How do buy to let mortgages work?
Over the past few years, more and more people have taken to investing in buy to let property. However, becoming a private landlord should not be seen as an easy way of making money. It can be risky and complicated and it can also be very time consuming, more than most forms of investment, and there is no guarantee that house prices will rise. That said, having a second property to let to tenants could reap considerable financial rewards over time.
When buying a second property to let, you will need to decide whether your primary objective is income or capital growth. In other words, are you looking to make a profit month on month or are you looking to make a profit through increased equity from the second property, if it increases in value over time? The decision may affect the type of property you purchase and the location.
Buy to let mortgages key information
Buy to let mortgages are not too much different to the loans made on residential properties but there are a few subtle differences and some additional related costs too;
- Many buy to let landlords prefer to use interest-only mortgages so that the capital borrowed is not repaid until the end of the mortgage term.
- Because a buy to let property is a business proposition, your aim is to make money not live in the property yourself. To pay back the mortgage, you will need a steady flow of tenants to pay the rent and help you meet the monthly repayments. Bear in mind that you are not allowed to live in a property yourself, if you have a buy to let mortgage on it.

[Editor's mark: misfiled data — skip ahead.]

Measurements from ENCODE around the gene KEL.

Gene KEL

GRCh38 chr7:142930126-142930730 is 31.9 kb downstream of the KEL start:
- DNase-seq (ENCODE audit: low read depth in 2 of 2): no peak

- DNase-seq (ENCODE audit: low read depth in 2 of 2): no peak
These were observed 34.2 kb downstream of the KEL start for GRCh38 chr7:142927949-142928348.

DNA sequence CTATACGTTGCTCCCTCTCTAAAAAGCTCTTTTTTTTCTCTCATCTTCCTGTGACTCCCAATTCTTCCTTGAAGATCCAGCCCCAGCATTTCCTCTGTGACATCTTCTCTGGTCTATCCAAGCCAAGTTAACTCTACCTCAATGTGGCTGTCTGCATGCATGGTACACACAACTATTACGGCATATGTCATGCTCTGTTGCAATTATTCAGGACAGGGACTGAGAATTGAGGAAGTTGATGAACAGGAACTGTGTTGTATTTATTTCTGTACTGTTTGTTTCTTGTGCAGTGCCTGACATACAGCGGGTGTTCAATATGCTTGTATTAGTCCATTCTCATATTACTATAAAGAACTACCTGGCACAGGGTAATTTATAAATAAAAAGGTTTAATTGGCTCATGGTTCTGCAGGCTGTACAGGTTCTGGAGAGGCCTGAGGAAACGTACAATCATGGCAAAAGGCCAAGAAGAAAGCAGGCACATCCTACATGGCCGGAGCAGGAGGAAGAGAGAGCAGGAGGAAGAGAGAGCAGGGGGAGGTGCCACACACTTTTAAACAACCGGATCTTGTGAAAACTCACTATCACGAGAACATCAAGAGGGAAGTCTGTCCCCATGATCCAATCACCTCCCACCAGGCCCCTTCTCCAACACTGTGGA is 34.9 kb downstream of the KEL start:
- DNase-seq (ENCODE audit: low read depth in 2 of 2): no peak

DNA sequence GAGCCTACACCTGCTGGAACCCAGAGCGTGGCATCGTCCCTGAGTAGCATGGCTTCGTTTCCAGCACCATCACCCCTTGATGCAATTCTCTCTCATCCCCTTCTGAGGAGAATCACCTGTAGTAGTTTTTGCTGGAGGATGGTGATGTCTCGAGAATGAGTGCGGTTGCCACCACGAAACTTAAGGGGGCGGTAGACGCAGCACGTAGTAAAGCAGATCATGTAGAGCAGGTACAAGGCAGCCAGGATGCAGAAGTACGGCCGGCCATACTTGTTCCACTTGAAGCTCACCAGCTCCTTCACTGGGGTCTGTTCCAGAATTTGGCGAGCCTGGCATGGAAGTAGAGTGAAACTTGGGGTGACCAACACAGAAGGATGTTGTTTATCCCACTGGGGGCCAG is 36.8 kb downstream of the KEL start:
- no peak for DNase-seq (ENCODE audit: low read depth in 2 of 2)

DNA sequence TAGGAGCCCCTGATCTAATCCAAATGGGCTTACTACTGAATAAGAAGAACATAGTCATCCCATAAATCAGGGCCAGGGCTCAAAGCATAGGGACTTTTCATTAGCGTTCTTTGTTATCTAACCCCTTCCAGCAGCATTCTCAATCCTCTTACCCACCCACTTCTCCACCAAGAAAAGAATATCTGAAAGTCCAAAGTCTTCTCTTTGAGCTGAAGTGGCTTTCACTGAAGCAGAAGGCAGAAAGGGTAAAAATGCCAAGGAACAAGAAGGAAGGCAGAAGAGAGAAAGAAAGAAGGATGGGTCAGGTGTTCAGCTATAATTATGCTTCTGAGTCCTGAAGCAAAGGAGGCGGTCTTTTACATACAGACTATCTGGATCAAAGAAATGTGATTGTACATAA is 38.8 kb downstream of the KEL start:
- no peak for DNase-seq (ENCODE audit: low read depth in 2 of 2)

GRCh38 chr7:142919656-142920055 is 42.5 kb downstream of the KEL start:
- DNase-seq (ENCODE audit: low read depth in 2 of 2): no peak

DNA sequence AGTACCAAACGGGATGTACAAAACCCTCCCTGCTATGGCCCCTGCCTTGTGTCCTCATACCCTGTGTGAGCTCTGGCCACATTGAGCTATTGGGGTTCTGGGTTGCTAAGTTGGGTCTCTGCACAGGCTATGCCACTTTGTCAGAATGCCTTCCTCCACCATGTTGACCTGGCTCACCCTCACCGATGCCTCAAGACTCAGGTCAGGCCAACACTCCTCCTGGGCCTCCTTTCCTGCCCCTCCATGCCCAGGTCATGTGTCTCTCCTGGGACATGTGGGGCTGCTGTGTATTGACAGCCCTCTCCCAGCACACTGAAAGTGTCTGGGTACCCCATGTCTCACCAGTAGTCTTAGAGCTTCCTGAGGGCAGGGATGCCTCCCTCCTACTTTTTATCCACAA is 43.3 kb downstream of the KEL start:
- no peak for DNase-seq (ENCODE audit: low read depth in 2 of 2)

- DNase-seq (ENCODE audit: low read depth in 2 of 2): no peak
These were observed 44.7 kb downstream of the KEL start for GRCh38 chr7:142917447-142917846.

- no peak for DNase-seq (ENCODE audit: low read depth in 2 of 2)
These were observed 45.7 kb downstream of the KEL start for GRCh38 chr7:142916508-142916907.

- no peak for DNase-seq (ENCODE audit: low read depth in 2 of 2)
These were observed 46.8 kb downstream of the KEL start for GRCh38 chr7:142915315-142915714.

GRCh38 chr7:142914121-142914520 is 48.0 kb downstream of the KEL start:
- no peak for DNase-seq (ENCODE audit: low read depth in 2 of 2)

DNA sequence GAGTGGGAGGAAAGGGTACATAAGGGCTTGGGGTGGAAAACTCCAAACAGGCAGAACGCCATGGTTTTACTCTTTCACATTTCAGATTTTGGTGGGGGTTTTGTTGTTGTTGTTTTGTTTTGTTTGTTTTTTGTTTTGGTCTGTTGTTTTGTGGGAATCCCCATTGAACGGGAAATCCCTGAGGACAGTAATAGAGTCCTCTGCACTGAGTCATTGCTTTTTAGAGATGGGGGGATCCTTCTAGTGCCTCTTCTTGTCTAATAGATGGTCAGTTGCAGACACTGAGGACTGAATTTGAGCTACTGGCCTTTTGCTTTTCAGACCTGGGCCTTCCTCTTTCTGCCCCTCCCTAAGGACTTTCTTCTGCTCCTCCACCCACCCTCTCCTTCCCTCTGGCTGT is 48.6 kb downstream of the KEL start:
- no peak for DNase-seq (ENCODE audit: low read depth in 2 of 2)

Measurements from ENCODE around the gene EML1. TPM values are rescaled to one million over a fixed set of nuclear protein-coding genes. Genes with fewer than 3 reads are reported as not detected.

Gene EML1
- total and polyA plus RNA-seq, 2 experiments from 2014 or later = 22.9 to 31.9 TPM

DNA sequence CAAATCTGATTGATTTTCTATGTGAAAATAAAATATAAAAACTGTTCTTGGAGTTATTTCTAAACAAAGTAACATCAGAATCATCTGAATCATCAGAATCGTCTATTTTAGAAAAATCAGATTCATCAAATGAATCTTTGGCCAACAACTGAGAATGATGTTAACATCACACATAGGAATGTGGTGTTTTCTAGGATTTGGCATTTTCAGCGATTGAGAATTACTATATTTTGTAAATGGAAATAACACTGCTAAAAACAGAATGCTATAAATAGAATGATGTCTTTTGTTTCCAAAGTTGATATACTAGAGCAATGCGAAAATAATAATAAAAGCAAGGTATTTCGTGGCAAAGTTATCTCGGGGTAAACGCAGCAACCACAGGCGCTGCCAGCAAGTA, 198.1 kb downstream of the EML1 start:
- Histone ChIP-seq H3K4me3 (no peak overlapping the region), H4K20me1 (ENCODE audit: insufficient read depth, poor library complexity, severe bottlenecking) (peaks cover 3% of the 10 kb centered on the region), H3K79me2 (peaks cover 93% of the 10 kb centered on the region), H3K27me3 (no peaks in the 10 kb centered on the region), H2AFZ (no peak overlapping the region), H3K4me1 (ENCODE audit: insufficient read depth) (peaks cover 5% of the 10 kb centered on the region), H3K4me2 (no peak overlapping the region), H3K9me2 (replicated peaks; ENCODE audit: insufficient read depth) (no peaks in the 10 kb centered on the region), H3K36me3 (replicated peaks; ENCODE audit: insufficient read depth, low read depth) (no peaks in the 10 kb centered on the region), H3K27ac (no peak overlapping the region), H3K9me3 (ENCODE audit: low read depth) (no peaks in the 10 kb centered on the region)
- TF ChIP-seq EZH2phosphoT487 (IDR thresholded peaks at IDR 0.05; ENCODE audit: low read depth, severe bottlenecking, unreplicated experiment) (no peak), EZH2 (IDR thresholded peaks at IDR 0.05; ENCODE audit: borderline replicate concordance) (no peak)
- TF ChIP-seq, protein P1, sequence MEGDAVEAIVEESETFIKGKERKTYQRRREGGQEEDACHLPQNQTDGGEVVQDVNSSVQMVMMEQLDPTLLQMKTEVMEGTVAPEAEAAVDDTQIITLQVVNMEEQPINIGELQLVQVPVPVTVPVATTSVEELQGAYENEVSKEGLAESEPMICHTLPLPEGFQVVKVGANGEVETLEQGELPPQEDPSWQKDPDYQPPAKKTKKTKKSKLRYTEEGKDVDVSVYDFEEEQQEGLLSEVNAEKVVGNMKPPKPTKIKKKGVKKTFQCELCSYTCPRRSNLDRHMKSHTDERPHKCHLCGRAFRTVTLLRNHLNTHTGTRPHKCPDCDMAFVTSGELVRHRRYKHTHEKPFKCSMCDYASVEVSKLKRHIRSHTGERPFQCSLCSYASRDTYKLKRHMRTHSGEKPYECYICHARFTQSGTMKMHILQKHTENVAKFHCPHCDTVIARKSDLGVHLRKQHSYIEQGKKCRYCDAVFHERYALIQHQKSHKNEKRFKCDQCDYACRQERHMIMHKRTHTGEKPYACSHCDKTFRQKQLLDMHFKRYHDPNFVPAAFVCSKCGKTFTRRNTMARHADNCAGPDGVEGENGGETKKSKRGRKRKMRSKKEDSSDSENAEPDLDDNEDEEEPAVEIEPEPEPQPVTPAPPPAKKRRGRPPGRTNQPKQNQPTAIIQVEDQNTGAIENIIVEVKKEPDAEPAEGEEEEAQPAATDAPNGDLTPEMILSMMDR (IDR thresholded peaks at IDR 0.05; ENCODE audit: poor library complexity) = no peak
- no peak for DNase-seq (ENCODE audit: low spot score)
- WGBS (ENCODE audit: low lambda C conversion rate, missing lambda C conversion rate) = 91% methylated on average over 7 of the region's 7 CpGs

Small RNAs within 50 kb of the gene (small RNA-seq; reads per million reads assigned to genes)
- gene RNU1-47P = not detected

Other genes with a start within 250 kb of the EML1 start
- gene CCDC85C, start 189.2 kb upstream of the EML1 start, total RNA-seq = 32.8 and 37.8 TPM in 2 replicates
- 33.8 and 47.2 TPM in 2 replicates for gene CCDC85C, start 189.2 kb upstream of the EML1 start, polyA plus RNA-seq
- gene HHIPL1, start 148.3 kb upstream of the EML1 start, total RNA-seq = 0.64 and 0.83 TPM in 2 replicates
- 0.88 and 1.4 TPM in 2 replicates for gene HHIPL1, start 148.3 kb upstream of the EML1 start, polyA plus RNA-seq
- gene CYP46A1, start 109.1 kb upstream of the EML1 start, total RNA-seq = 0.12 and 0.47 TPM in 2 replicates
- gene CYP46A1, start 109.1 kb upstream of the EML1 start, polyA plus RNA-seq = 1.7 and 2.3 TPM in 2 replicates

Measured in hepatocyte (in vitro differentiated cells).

- The deposit required when purchasing a buy to let property is often higher, typically 25% of the property’s value. The higher the deposit sum you can contribute, the lower the interest rate on your mortgage is likely to be.
- Remember that the stamp duty payable on a buy to let property will be higher than on a residential one.
- The mortgage rate will be higher on a buy to let mortgage.
There are only a handful of lenders who will offer this type of mortgage – we can access them all.
These can be for owners to stay in the holiday home themselves or to let it out to holidaymakers or even in some cases, both*. Generally, these are for properties in England, Scotland, and Wales.
Typically, holiday let affordability is calculated using an average of the property’s high, mid and low expected seasonal rate. A reputable holiday letting agency will need to confirm these rates in writing.
Like with a buy to let mortgage these can usually be arranged on both a repayment and interest only basis. Also, like a buy to let mortgage, a holiday let mortgage may not be regulated by the Financial Services Authority.
*Lenders will limit the time allowed for personal use. Depending on the lender, this can vary from 30 days to 90 days per year.
Key points of a buy to let mortgage
- Rent Potential – the decision as to whether or not a mortgage will be offered is usually based on the potential rental income. In some cases your personal income will also be considered.
- Interest Rate – buy to let mortgages may have slightly higher interest rates.
- Larger Deposit – typically a minimum of 20% or 25% of the property’s value is required as a deposit for a buy to let mortgage.
Whether you are looking to purchase your first investment property or whether you are looking to remortgage your existing property/portfolio we can help, so please give us a call.